The pilot drew the conclusion that AIs couldn't make the right judgments because doing so depends on combining and interpreting (he didn't say bending, but I bet it happens too) the rules based on context. But I'm not so sure. For one thing, an AI could remember hundreds of rules and rapidly apply them in a particular situation -- that is, it could do a better job of declarative-memory-based battle ethics than any human. In this context, humans compensate for their poor declarative memory based ethics [and in some cases transcend declarative memory based ethics altogether] with superior episodic memory based ethics (contextually appropriate judgments based on their life experiences and associated intuitions). But, potentially, an AI could combine this kind of experiential judgment with superior declarative ethical capability, thus achieving a better overall ethical functionality....

One thing that was clear is that the US military is taking the diverse issues associated with battle AI very seriously ... and soliciting a variety of opinions from those all across the political spectrum ... even including out-there transhumanists like me. This sort of open-ness to different perspectives is certainly a good sign.

Still, I don't have a great gut feeling about superintelligent battlebots. There are scenarios where they help bring about a peaceful Singularity and promote overall human good ... but there are a lot of other scenarios as well.

My strong hope is that we can create peaceful, benevolent, superhumanly intelligent AGI before smart battlebots become widespread.

My colleagues and I -- among others -- are working on it ;-)

9 comments:

slartibartfast said...

Thanks for this very interesting read, Ben. The dichotomy between our aspirations and our genetic heritage could not be more apparent than in the discussions you must have had.

Exocentrick said...

Ben, I really appreciate your blog. I was struck by your willingness to accept violence as a potential necessary step to reach the singularity. After thinking about this, I decided I would express my doubts with humor:

11 Thrilling Action Hero Quotes Delivered by our Robot Overlords

http://exocentrick.blogspot.com/2009/12/11-thrilling-action-hero-quotes.html

Ben Goertzel said...

Exocentrick: I really hope violence is NOT necessary to achieve a positive Singularity. I was raised a pacifist and still have that strong inclination. But, I think the possibility exists and may as well be recognized.

Matt Kruse said...

Really interesting indeed! It's great they were willing to listen to your point of view. BTW, loved the article in h+ magazine!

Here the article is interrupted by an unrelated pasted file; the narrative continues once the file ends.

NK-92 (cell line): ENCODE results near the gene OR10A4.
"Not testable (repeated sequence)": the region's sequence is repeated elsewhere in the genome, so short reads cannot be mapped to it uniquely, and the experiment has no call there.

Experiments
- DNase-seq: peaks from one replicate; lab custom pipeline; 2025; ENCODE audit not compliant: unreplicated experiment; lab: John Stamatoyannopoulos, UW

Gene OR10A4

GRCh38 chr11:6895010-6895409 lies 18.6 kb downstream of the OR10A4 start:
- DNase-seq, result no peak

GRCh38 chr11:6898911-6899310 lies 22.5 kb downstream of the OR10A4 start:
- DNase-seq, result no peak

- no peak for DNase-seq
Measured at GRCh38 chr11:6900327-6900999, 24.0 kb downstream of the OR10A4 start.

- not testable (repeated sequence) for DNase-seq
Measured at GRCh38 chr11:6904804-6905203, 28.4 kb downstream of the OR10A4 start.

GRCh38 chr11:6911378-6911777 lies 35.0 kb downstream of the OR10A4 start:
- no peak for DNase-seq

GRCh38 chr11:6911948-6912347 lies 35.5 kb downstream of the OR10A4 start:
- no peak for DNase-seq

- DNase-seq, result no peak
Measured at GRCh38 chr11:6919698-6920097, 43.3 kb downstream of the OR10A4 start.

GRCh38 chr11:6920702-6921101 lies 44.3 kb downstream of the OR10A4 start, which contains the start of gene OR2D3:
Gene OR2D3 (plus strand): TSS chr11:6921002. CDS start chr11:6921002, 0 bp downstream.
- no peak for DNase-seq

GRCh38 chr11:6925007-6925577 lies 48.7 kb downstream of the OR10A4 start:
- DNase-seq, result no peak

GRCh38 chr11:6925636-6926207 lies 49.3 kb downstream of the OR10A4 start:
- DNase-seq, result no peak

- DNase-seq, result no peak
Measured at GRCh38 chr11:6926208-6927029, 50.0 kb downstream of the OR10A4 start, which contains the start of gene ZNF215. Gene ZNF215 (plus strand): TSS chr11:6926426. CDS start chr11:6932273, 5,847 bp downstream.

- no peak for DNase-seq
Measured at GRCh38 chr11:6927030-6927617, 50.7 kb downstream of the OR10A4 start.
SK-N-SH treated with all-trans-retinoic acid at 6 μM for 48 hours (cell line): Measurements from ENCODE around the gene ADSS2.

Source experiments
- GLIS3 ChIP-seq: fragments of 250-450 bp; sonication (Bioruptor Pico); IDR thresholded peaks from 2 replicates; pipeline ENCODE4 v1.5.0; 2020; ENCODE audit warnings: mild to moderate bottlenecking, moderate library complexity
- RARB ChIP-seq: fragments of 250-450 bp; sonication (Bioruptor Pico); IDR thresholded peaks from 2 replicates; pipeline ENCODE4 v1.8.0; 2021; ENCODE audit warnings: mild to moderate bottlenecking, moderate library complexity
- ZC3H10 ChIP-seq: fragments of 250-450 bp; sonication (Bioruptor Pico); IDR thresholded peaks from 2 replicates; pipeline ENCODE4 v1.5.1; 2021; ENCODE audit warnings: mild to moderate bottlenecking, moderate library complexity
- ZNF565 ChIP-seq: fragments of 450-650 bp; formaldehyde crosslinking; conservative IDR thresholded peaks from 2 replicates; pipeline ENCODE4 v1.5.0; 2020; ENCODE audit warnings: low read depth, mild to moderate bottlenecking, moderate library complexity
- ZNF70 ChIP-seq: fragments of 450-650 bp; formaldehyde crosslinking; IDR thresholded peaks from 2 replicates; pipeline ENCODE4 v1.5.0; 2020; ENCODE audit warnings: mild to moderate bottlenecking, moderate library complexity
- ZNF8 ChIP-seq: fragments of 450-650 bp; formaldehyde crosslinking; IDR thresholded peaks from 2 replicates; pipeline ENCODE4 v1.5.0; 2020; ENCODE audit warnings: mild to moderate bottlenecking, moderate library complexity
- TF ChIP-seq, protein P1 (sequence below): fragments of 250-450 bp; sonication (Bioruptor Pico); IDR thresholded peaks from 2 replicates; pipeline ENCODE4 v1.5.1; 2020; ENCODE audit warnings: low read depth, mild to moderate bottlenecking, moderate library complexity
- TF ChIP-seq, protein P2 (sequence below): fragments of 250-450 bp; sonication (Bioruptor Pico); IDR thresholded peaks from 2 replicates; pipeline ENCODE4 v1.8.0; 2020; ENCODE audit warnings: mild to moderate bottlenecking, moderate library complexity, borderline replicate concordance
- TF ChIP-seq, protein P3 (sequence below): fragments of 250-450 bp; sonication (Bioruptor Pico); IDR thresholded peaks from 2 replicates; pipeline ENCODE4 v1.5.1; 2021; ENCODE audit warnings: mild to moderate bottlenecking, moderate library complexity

Andrew said...

I contended that just as machines will eventually be smarter than humans, if they're built correctly they'll eventually be more ethical than humans -- even according to human ethical standards. But this will require machines that approach ethics from the same multiple perspectives that humans do: not just based on rules and rational evaluation, but based on empathy, on the wisdom of anecdotal history, and so forth.

This is the same line of reasoning I was using in the AGI e-mail list discussion about the box problem. Any AI will have to be more ecologically conscious than any human would be. Thanks for making that point, I think it is important and rarely (if ever) stated

Andrew said...

Also, I think this goes pretty far to make my point about the US Military (I said DARPA previously) likely being at the lead of AI development.

FWIW I am a military intelligence officer so there is some crossover.

Ben Goertzel said...

Andrew: At the moment I am not particularly optimistic that the US military will fund the innovations that fuel the AGI revolution. It seems more likely that once the breakthroughs are made with other funding, the US military will jump on board at that point and fund the approach that has already proven itself. The politics of DARPA and other US military AI funding is quite complex -- but the end result of the complexity is that the research funding tends NOT to go to a broad diversity of AGI research, being concentrated instead on a small subset of AGI approaches. So if the particular approaches that DARPA and other agencies habitually fund prove successful then yeah, they will be the ones to fund the AGI revolution. But if the secret sauce actually lies in some other sort of approach (as I suspect) then they probably will not.

BTW I have personally had more success getting US gov't funding for bioinformatics and for NLP work than for AGI work ... because my own AGI research lies outside the scope of the paradigms that DARPA and other AI funding agencies tend to favor.

It seems to me that a lot of people in a lot of government agencies feel the need for profound AGI innovation ... yet the AI research funding agencies are not really funding that innovation in a terribly effective way. As often occurs with the government [or any large organization], the left hand may not be entirely clear on what the right hand is doing ;-) ... even though there are a lot of intelligent and well-meaning people involved, and also a lot of resources...

So, it's complex...

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psychic said...